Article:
How Much Activity is Too Much?

You know your family’s schedules are busy – sports, school, after-school, music lessons, play dates. Sometimes it can feel as though quality family time involves driving between activities. And what about those kids who enjoy being active – playing soccer, hockey and lacrosse? Or maybe it’s swimming, tennis and baseball? How much is too much?

Dave Knight, manager of UW Health’s Sports Performance Program, offers a relatively simple formula based on a child’s age and grade.

“We use chronological age to recommend how much activity kids should do in a week and grade to determine how many hours in a single activity,” he says.

As an example, if a child is 10, then no more than 10 hours in a week should be spent in an organized activity – including practice and games. Since a 10-year-old is likely in fourth or fifth grade, no more than four or five hours should be spent in a single sport.

“It’s really about preventing burn out and preventing injury,” says Knight, and he acknowledges it’s also important to know your child. “If you have a 10-year-old who is physically mature and in the fourth grade, you could push it toward five hours. But if she or he is on the younger side, then err toward the fewer amount of hours.”

Knight explains that the younger a child is, the more unstructured free play there should be. But, he adds, that doesn’t happen as much as it used to. Parents tend to sign kids up for organized sports when they’re as young as 4 or 5, and then kids are guided by coaches for how to move and what skills they need to develop. But as a result, they’re not developing a strong athletic foundation.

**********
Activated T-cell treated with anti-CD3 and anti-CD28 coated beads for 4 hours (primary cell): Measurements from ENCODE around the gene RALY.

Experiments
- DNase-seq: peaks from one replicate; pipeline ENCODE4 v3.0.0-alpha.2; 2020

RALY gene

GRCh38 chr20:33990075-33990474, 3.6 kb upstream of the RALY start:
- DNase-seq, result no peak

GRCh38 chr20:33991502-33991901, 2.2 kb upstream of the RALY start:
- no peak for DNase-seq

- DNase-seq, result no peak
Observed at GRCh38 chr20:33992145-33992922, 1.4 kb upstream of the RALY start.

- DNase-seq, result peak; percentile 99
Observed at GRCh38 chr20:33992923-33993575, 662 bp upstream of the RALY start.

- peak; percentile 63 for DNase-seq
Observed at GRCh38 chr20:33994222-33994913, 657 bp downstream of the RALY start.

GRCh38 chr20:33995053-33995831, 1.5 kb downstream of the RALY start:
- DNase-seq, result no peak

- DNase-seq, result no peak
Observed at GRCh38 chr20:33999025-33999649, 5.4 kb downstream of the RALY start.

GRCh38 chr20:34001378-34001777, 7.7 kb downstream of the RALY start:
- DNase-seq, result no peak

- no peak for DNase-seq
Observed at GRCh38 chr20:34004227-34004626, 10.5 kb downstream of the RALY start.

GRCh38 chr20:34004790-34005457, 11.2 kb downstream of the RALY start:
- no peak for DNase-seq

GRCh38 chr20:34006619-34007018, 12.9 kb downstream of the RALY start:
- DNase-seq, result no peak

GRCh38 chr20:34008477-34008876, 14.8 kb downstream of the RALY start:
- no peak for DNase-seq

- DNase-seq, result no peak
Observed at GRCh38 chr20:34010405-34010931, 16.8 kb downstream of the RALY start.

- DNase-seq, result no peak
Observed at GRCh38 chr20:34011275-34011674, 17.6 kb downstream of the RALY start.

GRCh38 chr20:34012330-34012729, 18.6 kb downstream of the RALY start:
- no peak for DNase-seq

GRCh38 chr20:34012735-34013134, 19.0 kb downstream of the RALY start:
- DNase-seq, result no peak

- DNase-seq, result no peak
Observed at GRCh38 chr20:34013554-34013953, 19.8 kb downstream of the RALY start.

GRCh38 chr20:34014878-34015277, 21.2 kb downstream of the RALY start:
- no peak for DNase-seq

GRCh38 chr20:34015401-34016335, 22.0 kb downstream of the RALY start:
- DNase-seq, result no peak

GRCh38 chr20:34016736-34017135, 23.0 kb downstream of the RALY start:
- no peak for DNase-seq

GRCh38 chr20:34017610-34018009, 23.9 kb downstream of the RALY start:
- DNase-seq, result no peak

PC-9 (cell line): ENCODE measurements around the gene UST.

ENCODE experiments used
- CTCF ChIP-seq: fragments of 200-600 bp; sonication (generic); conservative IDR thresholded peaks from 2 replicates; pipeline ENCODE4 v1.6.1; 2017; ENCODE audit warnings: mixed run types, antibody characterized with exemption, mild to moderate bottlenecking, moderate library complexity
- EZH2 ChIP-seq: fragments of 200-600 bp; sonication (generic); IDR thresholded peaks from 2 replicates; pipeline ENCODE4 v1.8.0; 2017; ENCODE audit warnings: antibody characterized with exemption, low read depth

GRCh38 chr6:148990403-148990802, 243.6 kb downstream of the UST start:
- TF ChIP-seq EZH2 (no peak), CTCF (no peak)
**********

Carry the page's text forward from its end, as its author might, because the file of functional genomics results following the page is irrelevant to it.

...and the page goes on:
“Soccer players don’t reach their highest skills until their 20s. But in organized soccer we’re often pushing them to reach it in their early teens. We put so much emphasis on skills – ball skills, team skills, techniques – and we forget about the athletic skill.”

As a parent of a teen athlete and a coach, Knight understands the pressure on kids to develop in their sports, but by putting so much pressure on kids, it prevents them from fully developing as players. That’s why UW Health’s Sports Performance programs are based on helping kids develop what Knight refers to as a “movement vocabulary.”

“Kids are sponges – they absorb everything around them. And learning how to move is no different. If they’re only learning limited patterns due to their sports, those movements will become ingrained,” he says. “If you took a bunch of soccer players and put them on a field without a ball, chances are they will still run as though a ball is at their feet.”

When emphasis is placed instead on movement skills, kids develop a “vocabulary” that they can draw from regardless of the activity or sport they perform. In so doing, they can actually perform better in their sport and reduce their risk of injury. But, in the end, Knight says, it’s about helping kids learn to love being active. “We want kids to have the skills they need to flourish, no matter their sport or activity.”

 

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